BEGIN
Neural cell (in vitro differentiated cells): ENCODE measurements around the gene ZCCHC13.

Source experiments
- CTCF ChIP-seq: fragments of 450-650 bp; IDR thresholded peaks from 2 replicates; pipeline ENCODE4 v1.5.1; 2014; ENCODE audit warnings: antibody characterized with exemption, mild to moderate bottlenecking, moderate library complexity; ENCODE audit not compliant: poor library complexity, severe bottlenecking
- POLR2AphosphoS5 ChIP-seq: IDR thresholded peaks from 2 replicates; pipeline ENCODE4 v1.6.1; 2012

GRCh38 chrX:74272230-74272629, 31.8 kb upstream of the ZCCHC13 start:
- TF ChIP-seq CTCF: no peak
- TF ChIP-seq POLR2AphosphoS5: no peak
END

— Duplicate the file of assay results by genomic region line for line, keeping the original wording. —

Neural cell (in vitro differentiated cells): ENCODE measurements around the gene ZCCHC13.

Source experiments
- CTCF ChIP-seq: fragments of 450-650 bp; IDR thresholded peaks from 2 replicates; pipeline ENCODE4 v1.5.1; 2014; ENCODE audit warnings: antibody characterized with exemption, mild to moderate bottlenecking, moderate library complexity; ENCODE audit not compliant: poor library complexity, severe bottlenecking
- POLR2AphosphoS5 ChIP-seq: IDR thresholded peaks from 2 replicates; pipeline ENCODE4 v1.6.1; 2012

GRCh38 chrX:74272230-74272629, 31.8 kb upstream of the ZCCHC13 start:
- TF ChIP-seq CTCF: no peak
- TF ChIP-seq POLR2AphosphoS5: no peak